Australia could be kicking off a ten-year ride for all of us to live longer if the first National Mission proposed in a new strategy paper gets a tick from the federal government.
The National Missions concept comes in the fifth and final imperative listed in the Innovation and Science Australia 2030 Strategy which was publicly released today.
The idea is to charge up the Australian ethos around scientific endeavours by “enhancing the national culture of innovation by launching ambitious National Missions”, according to the report.
National Missions are large undertakings, designed to capture the imagination of all Australians, with clear objectives within a ten-year span.
The first National Mission proposed to government by the ISA is to employ advanced genomics and precision medicine to help Australia become the healthiest country on Earth.
The paper recognises that nailing down some metrics to define us as the healthiest on the planet is tricky but puts forward life expectancy as one clear target.
At the moment we are not doing too badly with life expectancy. Australians come sixth in the world on an OECD list with a life expectancy of 82.5 years, and we do it reasonably efficiently, with health expenditure per person of US$4493, the 14th highest in the world.
Japan leads the world with a life expectancy of 83.7 years.
The Genomics and Precision Medicine National Mission would look to pushing our life expectancy to the top as well as improving quality of life.
The cost of the project, according to Charlie Day, the chief executive of the Office of Innovation and Science Australia, is a $200 million contribution over ten years from the Federal government, bolstered by another $200 million from the states, industry, and the philanthropy and education sectors.
The program would sharpen up the diagnoses through “a greater range of targeted, cost-effective population genome screening programs to identify rare and chronic diseases, especially cancer, earlier than ever before,” says the report.
Gene therapy and gene editing would be assisted by artificial intelligence and machine learning techniques and the population would score better awareness of susceptibility to various diseases, have access to more effective, safer and more finely-honed treatment regimes and be better able to prevent the ward off disease by lifestyle changes.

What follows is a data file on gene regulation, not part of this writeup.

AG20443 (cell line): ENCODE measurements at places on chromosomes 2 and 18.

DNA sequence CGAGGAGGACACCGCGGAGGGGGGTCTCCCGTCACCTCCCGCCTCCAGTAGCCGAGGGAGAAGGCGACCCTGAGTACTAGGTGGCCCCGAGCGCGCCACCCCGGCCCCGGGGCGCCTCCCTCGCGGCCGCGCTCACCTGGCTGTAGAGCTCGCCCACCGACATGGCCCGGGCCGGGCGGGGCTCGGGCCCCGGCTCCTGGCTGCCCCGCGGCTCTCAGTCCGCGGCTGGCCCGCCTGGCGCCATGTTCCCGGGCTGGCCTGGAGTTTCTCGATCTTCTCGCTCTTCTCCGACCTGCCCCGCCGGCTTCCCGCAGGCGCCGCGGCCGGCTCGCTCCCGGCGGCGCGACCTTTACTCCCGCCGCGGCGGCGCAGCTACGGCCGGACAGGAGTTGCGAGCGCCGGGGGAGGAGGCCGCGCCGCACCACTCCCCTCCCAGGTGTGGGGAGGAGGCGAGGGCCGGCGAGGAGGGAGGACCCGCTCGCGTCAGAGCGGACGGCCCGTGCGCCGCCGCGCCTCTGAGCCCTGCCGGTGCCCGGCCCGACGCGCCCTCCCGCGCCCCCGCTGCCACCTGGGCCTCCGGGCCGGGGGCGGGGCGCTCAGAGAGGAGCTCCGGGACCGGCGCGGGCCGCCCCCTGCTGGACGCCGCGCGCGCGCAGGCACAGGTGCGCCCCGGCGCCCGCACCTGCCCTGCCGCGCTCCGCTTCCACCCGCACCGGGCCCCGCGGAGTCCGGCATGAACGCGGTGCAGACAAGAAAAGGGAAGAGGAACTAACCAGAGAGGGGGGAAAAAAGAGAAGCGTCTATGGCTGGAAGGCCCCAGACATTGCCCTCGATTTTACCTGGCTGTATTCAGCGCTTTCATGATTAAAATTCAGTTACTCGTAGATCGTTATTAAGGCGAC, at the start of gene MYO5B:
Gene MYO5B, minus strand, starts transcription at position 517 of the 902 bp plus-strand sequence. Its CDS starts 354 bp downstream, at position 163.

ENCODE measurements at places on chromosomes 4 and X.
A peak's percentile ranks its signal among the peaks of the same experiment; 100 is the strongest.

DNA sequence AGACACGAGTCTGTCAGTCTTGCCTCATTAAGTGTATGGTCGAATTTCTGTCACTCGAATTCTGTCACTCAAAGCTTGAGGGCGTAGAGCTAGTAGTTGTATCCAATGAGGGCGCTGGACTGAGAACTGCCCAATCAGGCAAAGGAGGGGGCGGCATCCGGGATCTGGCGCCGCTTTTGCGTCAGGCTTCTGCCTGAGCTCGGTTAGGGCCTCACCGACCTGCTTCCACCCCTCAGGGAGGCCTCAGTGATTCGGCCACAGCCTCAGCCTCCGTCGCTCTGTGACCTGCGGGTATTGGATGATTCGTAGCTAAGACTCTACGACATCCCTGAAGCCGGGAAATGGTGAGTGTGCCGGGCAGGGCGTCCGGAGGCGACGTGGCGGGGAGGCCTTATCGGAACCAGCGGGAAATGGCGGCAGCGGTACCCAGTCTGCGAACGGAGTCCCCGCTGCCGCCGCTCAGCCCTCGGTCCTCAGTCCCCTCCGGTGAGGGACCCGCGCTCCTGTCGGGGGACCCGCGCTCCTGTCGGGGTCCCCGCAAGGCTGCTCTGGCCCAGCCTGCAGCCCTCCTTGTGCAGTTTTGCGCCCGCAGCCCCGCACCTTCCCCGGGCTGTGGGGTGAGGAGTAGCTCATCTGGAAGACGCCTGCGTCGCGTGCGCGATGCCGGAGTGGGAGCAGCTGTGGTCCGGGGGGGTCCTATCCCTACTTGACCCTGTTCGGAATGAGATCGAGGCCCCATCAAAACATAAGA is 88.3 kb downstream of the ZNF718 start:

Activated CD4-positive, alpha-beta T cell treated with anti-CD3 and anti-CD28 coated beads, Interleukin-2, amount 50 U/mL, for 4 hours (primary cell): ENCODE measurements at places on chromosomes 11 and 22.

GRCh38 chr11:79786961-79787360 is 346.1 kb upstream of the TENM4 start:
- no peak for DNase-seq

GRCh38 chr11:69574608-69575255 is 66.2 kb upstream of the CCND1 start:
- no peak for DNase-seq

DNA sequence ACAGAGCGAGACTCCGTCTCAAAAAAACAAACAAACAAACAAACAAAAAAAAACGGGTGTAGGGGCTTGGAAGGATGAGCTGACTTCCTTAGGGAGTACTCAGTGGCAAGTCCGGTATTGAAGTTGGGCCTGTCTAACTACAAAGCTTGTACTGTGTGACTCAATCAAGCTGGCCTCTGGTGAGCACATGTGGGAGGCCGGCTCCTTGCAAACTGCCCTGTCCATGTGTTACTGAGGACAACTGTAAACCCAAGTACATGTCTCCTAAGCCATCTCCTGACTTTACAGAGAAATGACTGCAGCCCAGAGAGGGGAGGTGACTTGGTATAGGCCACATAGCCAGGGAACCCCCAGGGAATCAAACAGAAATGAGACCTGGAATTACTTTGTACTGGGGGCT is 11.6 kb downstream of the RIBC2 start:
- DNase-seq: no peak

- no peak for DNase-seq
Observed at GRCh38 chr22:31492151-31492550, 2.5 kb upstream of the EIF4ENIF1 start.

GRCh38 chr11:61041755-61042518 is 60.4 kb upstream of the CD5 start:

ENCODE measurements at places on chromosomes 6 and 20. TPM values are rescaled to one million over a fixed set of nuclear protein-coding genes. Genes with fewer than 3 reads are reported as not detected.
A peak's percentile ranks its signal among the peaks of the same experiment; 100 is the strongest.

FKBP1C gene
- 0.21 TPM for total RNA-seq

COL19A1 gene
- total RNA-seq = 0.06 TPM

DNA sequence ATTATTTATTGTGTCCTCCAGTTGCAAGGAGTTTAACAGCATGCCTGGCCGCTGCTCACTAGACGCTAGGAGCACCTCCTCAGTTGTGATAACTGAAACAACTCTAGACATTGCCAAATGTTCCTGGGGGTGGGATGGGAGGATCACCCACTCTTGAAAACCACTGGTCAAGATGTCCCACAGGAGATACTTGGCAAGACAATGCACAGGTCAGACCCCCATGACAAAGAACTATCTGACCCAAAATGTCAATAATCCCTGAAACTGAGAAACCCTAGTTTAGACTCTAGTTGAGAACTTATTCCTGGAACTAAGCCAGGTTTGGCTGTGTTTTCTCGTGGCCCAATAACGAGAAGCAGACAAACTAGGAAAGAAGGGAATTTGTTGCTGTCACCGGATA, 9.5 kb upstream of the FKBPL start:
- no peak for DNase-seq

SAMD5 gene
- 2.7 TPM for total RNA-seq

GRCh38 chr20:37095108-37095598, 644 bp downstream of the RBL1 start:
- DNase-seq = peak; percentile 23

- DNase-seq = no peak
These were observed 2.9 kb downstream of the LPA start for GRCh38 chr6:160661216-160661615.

The report makes a number of references to the US mission in the sixties to put a human being on the Moon.
The eventual Apollo 11 mission that completed the task landed on the Moon in July 1969, just inside the end of decade deadline set by President John F Kennedy with his famous “we choose to go the Moon” speech before Congress in May 1961.
While the moon landing was a mammoth and worthy undertaking, the goal was crystal clear and the checkpoints utterly accountable and highly visible to the public. The rockets went up and the crews returned safely, or they didn’t.
Dr Day agrees that measuring the qualitative benefits of the genome project may be a little trickier.
“With the original moon-shot, the definition between success and failure was pretty binary and that made it a little easier to know if you were successful.
“However we see we can put some metrics in place around this project that are pretty easily trackable and tell you whether or not you are on course to where you want to get to.”
“The thing we really want to achieve from the missions that we learned from the Apollo program is challenging our brightest scientists and engineers to tackle some problems that were thought to be too difficult and inspiring our young people into science and engineering type professions. We think we will need them in the health care system going forward.
“We think the goal is sufficiently exciting, clear and I think people will buy into it.”
Dr Day says the idea of setting up National Missions came from the need for Australia to reach higher in its scientific ambitions.
“As a board we thought about the various opportunities we wanted to see included in the plan. We had a strong view that Australia needed to aim high and be bold in its ambitions around science
“That led to the concept of National Missions and the mission led directive is something we are seeing pop up in other countries around the world.”
While the genome and precision medicine project is the main idea proposed as the first National Mission, there are two other missions listed in the report.
While Dr Day sees the genome project as a strong proposal with a good chance of getting the go ahead from the Federal government and the states, the other two are more prospective.
The first is Restore the Reef: Preserving the Great Barrier Reef beyond 2030.
This would build create the world’s largest reef re-engineering program to increase its resilience to climate change.
The second, Hydrogen City, would convert the gas supply of an Australian city from natural gas to hydrogen and demonstrate the possibility of decarbonising the direct combustion sector, which is responsible for 18 per cent of Australia’s greenhouse gas emissions.
Dr Day expects the extra proposed National Missions to generate plenty of debate.
“We think part of the benefit of the National Missions is to engage the Australian public in a debate and a national conversation around this.
“So we put up those two missions as candidates. I’m sure if we went around and asked people there would be no shortage of other candidates.
“We think that is something that should be subject of a genuine, national conversation,” he said.